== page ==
About retrieve an arbitrary byte among four bytes of an int.

Discussion in 'C Programming' started by lovecreatesbeauty, Jan 14, 2006.

  1. /*

    It seems that when an int with width of four bytes is assigned to a one
    byte width char, the first three bytes from left to right are discarded
    and the rightest byte is assigned to that char.

    So, I can just assign an int to a char to retrieve the rightest byte of
    that int, and I also use this method plus right-shift operation to get
    the leftest byte of an int.

    I should be wrong on it, please correct me with your expertise.

    Thank you

    lovecreatesbeauty

    */

    #include <stdio.h>

    int main(void)
    {
    unsigned int data = 'chum';
    unsigned char left = '\0';
    unsigned char right = '\0';

    printf("data: %#X\n", data);

    /* get the leftest byte of an int */
    left = data >> (sizeof(int) - 1) * 8;

    /* get the rightest byte of an int */
    right = data;

    printf("left: %#X, %c\n", left, left);
    printf("right: %#X, %c\n", right, right);

    return 0;
    }

    /* result: (Win2k, mingw32)
    data: 0X6368756D
    left: 0X63, c
    right: 0X6D, m
    */
     
    lovecreatesbeauty, Jan 14, 2006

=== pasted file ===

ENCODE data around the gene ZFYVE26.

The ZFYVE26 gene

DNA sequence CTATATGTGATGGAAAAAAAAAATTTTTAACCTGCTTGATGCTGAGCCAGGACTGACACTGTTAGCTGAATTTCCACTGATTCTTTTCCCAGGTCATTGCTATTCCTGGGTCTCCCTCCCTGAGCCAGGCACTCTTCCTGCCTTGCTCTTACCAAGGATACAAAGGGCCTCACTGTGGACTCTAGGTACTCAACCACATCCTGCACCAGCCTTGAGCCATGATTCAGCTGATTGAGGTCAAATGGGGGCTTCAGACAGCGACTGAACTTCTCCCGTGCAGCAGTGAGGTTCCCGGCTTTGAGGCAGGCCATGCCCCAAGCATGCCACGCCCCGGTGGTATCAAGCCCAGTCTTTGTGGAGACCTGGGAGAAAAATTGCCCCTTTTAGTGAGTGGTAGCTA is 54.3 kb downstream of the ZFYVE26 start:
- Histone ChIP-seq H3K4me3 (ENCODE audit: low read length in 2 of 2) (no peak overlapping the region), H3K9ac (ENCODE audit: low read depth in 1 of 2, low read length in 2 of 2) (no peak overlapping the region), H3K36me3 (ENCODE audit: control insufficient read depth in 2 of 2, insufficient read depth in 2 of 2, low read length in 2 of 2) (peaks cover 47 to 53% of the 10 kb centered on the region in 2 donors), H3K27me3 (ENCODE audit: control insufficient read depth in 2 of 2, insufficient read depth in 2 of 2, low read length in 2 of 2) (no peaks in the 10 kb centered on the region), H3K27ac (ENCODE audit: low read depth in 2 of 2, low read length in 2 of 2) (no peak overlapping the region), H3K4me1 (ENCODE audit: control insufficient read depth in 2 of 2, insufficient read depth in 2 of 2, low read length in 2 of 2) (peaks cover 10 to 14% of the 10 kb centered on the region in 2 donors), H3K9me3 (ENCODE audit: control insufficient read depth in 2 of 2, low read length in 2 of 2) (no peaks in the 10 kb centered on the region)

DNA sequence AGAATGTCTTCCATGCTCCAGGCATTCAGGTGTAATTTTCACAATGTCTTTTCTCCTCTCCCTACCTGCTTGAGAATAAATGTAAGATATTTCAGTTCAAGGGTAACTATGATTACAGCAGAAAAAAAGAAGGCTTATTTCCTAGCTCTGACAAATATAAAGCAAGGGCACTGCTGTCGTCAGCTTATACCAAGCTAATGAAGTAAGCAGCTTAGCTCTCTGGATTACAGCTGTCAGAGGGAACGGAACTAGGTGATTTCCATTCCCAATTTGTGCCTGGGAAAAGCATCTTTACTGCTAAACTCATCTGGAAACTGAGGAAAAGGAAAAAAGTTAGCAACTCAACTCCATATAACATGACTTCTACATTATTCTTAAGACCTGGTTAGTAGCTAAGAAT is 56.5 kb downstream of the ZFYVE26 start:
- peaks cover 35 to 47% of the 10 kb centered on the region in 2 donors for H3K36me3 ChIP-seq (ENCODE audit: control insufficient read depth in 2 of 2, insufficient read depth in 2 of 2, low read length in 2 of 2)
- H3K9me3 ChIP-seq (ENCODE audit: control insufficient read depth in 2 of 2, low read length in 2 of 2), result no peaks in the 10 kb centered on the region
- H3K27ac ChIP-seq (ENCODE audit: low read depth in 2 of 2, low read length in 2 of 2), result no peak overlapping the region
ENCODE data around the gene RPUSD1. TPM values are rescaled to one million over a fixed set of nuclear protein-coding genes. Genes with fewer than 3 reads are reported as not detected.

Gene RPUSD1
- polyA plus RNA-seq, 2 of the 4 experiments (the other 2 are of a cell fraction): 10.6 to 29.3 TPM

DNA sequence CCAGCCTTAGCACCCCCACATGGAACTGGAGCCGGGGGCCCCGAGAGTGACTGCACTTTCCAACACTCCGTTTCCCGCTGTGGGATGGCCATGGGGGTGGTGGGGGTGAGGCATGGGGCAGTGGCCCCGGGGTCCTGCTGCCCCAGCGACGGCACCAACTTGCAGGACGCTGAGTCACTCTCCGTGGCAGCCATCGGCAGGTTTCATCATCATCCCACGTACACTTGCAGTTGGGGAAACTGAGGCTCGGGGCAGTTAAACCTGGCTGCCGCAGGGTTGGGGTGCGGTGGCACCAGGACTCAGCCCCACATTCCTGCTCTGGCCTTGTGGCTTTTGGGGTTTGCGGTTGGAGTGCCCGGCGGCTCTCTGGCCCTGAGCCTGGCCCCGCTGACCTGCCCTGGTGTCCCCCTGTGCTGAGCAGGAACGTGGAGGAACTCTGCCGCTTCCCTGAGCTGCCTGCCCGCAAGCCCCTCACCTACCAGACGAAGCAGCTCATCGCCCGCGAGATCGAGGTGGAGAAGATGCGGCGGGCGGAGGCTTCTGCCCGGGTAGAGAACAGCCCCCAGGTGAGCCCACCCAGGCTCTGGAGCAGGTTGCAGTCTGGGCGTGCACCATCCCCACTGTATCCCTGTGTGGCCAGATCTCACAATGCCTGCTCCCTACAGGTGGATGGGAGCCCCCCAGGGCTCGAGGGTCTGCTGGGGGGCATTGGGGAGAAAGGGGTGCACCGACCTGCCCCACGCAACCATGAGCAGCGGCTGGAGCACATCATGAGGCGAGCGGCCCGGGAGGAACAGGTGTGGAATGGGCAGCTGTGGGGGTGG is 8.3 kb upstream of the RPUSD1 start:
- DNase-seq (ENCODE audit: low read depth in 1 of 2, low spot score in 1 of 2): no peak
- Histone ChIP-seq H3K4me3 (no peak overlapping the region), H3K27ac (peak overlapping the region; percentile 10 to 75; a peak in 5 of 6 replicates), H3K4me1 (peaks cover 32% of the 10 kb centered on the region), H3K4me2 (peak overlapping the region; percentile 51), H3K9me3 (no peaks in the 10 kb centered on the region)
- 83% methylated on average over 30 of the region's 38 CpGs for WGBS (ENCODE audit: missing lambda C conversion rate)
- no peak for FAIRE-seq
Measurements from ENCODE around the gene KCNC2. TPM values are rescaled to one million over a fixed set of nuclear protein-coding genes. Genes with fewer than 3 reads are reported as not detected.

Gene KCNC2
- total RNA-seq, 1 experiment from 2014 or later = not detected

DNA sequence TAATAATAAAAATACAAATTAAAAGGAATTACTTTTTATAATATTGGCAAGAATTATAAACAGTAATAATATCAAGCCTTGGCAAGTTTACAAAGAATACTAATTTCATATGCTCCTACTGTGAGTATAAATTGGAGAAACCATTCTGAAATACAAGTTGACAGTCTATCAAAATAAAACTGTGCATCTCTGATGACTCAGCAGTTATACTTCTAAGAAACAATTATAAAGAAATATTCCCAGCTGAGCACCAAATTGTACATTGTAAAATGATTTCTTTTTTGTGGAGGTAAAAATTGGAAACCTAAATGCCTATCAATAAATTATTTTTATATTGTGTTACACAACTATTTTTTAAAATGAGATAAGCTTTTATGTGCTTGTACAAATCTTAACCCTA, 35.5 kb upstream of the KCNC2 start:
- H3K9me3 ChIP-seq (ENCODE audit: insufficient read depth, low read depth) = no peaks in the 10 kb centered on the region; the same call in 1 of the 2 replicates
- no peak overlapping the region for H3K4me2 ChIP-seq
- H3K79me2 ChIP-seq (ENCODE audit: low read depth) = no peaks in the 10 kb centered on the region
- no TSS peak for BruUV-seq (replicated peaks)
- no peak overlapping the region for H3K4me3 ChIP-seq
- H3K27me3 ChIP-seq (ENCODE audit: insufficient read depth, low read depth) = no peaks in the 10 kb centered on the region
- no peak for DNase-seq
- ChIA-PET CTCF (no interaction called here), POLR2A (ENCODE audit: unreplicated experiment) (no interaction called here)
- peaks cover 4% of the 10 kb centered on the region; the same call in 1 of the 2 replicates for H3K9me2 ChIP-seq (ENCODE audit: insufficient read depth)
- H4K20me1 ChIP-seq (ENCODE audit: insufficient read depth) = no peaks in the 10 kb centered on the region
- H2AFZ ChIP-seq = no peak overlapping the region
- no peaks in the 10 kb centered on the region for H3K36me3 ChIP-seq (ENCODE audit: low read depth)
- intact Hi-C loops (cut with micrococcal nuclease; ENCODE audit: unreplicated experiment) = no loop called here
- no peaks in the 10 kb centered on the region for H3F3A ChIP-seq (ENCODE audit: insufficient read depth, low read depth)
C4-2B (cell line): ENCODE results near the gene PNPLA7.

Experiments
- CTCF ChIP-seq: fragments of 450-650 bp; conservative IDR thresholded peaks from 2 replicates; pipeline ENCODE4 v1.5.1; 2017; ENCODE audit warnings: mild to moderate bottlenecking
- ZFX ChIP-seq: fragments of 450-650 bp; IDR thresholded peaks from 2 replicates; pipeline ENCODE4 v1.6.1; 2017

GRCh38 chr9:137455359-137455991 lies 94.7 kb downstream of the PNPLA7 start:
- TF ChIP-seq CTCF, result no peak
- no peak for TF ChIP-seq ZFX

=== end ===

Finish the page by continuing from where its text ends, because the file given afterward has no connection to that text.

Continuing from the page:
#1
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  2. lovecreatesbeauty

    Eric Sosman Guest

    lovecreatesbeauty wrote:

    > /*
    >
    > It seems that when an int with width of four bytes is assigned to a one
    > byte width char, the first three bytes from left to right are discarded
    > and the rightest byte is assigned to that char.


    That's how it usually works out. From the language's
    point view you're assigning values rather than chunks of
    the representation, and the value stored in the char is
    derived from the value of the int via a conversion.

    Your example code uses unsigned ints and chars, for
    which things will work as you describe. For signed variants
    the question of representation comes into play, and things
    could turn out differently on a system that doesn't use
    two's complement arithmetic. Such systems are surpassingly
    rare nowadays, but ...

    > So, I can just assign an int to a char to retrieve the rightest byte of
    > that int, and I also use this method plus right-shift operation to get
    > the leftest byte of an int.


    Yes, for unsigned types. Be warned that negative integers
    do not right-shift the same way on all systems.

    > I should be wrong on it, please correct me with your expertise.
    >
    > Thank you
    >
    > lovecreatesbeauty
    >
    > */
    >
    > #include <stdio.h>
    >
    > int main(void)
    > {
    > unsigned int data = 'chum';


    This construct isn't portable, and the value assigned
    to data is entirely compiler-defined. Either the 'c' or
    the 'm' -- or even neither! -- might wind up in the low-
    order byte of data. A portable (assuming four-byte int)
    way of ensuring the order you expect is to assemble it
    from the individual pieces:

    unsigned int data = ('c' << 24) + ('h' << 16)
    + ('u' << 8) + 'm';

    > unsigned char left = '\0';
    > unsigned char right = '\0';
    >
    > printf("data: %#X\n", data);
    >
    > /* get the leftest byte of an int */
    > left = data >> (sizeof(int) - 1) * 8;


    This is fine, assuming eight-bit char. Machines
    with other char sizes are rare, but definitely do exist